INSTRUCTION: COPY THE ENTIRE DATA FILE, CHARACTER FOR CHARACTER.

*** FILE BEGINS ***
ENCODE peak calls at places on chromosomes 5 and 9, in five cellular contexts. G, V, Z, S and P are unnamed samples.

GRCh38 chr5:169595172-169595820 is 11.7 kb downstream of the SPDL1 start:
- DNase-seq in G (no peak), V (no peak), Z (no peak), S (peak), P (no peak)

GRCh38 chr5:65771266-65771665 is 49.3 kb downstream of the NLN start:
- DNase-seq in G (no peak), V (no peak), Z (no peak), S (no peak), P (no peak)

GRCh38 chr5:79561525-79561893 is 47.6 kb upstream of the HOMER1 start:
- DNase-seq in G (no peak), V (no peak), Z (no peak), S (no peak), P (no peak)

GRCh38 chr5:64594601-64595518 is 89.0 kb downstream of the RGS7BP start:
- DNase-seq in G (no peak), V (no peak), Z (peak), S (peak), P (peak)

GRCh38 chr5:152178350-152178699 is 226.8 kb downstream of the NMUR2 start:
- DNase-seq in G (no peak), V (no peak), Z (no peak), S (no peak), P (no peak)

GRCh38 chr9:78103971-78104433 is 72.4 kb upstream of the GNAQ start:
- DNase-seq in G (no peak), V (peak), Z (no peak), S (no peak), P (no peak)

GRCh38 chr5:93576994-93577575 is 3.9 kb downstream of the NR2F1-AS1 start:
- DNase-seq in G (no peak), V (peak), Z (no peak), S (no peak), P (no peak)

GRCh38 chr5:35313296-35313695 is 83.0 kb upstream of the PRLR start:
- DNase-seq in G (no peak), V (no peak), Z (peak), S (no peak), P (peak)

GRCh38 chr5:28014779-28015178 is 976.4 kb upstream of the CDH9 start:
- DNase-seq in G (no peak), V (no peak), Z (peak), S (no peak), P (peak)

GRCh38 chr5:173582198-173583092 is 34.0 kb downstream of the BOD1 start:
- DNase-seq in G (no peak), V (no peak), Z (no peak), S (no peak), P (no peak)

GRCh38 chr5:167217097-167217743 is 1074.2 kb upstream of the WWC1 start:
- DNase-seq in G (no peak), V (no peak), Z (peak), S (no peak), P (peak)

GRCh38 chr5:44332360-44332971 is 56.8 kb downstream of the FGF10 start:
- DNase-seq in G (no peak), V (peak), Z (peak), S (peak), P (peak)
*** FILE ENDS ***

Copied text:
ENCODE peak calls at places on chromosomes 5 and 9, in five cellular contexts. G, V, Z, S and P are unnamed samples.

GRCh38 chr5:169595172-169595820 is 11.7 kb downstream of the SPDL1 start:
- DNase-seq in G (no peak), V (no peak), Z (no peak), S (peak), P (no peak)

GRCh38 chr5:65771266-65771665 is 49.3 kb downstream of the NLN start:
- DNase-seq in G (no peak), V (no peak), Z (no peak), S (no peak), P (no peak)

GRCh38 chr5:79561525-79561893 is 47.6 kb upstream of the HOMER1 start:
- DNase-seq in G (no peak), V (no peak), Z (no peak), S (no peak), P (no peak)

GRCh38 chr5:64594601-64595518 is 89.0 kb downstream of the RGS7BP start:
- DNase-seq in G (no peak), V (no peak), Z (peak), S (peak), P (peak)

GRCh38 chr5:152178350-152178699 is 226.8 kb downstream of the NMUR2 start:
- DNase-seq in G (no peak), V (no peak), Z (no peak), S (no peak), P (no peak)

GRCh38 chr9:78103971-78104433 is 72.4 kb upstream of the GNAQ start:
- DNase-seq in G (no peak), V (peak), Z (no peak), S (no peak), P (no peak)

GRCh38 chr5:93576994-93577575 is 3.9 kb downstream of the NR2F1-AS1 start:
- DNase-seq in G (no peak), V (peak), Z (no peak), S (no peak), P (no peak)

GRCh38 chr5:35313296-35313695 is 83.0 kb upstream of the PRLR start:
- DNase-seq in G (no peak), V (no peak), Z (peak), S (no peak), P (peak)

GRCh38 chr5:28014779-28015178 is 976.4 kb upstream of the CDH9 start:
- DNase-seq in G (no peak), V (no peak), Z (peak), S (no peak), P (peak)

GRCh38 chr5:173582198-173583092 is 34.0 kb downstream of the BOD1 start:
- DNase-seq in G (no peak), V (no peak), Z (no peak), S (no peak), P (no peak)

GRCh38 chr5:167217097-167217743 is 1074.2 kb upstream of the WWC1 start:
- DNase-seq in G (no peak), V (no peak), Z (peak), S (no peak), P (peak)

GRCh38 chr5:44332360-44332971 is 56.8 kb downstream of the FGF10 start:
- DNase-seq in G (no peak), V (peak), Z (peak), S (peak), P (peak)